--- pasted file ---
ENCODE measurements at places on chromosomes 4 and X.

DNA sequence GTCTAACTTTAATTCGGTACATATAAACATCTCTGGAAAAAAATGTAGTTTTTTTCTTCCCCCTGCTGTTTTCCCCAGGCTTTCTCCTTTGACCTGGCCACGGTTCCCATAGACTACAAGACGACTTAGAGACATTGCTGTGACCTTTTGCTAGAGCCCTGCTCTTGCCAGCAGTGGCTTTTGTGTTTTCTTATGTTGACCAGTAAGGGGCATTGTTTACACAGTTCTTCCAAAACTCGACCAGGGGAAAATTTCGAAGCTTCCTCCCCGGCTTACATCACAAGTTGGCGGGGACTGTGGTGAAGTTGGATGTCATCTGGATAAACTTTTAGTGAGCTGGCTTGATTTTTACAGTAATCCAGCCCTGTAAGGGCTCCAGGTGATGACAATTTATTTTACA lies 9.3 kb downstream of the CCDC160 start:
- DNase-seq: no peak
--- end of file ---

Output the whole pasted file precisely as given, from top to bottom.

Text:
ENCODE measurements at places on chromosomes 4 and X.

DNA sequence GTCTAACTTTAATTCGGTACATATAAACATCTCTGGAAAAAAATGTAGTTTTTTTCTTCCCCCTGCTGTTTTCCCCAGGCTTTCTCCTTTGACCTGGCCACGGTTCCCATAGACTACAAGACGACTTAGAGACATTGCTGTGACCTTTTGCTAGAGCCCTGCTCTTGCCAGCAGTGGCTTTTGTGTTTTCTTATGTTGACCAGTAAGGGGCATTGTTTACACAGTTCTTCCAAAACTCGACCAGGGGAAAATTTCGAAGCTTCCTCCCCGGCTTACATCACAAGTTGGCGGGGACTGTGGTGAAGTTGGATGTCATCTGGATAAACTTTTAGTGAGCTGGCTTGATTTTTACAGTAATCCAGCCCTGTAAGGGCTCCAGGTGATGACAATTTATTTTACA lies 9.3 kb downstream of the CCDC160 start:
- DNase-seq: no peak